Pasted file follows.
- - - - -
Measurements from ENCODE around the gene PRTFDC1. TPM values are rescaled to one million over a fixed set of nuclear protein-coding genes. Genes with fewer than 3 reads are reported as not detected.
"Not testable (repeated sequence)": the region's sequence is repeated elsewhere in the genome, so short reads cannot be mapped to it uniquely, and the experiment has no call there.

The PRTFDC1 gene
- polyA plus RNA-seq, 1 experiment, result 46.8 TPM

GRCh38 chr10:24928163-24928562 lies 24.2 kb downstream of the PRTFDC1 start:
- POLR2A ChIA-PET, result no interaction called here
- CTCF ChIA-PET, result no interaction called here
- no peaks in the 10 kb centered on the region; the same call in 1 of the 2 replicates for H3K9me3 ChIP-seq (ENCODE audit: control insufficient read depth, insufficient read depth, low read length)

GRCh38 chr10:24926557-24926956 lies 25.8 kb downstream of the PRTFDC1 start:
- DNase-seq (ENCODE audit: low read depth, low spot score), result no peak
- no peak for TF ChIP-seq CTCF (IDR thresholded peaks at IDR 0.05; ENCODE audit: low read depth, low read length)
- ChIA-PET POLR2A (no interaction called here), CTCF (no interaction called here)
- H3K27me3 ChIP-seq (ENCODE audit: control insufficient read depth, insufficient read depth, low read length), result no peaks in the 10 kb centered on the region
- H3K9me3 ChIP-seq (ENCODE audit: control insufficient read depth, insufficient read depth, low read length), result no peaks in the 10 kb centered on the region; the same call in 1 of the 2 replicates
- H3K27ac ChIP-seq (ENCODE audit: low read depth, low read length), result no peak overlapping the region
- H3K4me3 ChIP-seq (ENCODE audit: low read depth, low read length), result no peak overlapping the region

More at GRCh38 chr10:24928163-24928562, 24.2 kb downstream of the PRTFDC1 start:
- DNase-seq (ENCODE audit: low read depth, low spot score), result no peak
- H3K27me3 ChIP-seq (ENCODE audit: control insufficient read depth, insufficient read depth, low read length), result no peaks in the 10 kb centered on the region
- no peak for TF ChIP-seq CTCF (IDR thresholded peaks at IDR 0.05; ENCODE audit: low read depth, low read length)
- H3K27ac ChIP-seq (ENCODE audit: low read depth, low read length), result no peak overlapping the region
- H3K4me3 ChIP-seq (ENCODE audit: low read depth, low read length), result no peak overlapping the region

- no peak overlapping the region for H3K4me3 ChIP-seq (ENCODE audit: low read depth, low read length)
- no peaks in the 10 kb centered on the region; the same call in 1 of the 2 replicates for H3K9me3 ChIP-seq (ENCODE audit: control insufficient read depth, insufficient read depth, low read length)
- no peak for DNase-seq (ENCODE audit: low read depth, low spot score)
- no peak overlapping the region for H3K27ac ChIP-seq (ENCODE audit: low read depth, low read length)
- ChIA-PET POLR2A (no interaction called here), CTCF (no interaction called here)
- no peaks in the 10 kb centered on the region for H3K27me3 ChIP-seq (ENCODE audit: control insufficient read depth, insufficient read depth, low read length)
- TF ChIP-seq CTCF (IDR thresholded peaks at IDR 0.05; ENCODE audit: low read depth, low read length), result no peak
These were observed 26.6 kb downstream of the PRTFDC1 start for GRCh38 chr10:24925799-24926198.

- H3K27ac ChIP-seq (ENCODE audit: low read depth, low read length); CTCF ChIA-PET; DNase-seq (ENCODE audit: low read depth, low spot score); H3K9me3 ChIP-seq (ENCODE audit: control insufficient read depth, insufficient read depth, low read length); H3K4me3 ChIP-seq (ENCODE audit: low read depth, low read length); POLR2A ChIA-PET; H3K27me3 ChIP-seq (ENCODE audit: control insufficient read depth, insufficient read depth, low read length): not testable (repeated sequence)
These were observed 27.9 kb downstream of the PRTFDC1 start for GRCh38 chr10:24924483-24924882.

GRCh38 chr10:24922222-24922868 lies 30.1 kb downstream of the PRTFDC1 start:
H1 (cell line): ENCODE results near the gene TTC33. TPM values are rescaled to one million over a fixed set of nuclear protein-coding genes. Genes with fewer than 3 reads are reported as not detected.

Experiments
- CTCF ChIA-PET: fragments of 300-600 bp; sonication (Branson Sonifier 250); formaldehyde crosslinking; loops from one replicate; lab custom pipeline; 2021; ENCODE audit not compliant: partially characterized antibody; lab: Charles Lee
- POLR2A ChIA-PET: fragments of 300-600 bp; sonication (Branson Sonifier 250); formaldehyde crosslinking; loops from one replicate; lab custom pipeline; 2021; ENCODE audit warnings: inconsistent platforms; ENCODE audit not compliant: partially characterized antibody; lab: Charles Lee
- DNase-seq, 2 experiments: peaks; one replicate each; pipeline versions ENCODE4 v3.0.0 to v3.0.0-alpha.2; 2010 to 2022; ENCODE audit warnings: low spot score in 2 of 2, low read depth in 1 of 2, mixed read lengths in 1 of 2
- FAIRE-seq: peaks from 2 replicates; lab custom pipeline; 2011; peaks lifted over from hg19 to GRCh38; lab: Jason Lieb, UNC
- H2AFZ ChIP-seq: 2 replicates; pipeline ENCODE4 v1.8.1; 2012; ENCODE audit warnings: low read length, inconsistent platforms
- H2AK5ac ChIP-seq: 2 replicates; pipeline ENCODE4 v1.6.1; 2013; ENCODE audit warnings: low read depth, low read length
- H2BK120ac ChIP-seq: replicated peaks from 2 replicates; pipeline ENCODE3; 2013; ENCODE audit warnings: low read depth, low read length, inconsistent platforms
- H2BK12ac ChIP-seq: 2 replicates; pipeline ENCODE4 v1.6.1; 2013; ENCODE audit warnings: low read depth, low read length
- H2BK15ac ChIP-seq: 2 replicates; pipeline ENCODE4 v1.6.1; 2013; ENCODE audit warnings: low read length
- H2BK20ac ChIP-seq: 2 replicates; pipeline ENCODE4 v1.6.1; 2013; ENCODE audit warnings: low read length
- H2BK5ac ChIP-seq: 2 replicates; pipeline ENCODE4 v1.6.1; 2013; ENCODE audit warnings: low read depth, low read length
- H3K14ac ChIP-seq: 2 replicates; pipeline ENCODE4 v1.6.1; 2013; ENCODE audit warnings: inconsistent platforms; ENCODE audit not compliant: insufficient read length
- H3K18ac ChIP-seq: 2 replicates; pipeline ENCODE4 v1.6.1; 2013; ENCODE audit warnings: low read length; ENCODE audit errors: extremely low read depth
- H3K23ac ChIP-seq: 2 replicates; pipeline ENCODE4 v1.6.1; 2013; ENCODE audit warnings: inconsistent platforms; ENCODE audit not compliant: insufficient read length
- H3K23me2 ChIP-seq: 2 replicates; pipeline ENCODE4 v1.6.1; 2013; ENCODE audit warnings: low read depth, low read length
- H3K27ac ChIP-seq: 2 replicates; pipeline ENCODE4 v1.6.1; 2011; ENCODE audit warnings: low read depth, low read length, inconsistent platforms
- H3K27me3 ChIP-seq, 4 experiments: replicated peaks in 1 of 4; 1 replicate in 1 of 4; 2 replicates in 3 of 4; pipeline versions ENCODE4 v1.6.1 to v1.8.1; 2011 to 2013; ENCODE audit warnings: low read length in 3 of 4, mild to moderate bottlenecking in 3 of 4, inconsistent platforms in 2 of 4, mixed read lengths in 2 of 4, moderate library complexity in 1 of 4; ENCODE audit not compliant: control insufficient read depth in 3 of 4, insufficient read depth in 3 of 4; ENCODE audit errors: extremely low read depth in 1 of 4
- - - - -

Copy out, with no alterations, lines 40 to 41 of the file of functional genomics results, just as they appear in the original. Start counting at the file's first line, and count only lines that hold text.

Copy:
- H2AFZ ChIP-seq: 2 replicates; pipeline ENCODE4 v1.8.1; 2012; ENCODE audit warnings: low read length, inconsistent platforms
- H2AK5ac ChIP-seq: 2 replicates; pipeline ENCODE4 v1.6.1; 2013; ENCODE audit warnings: low read depth, low read length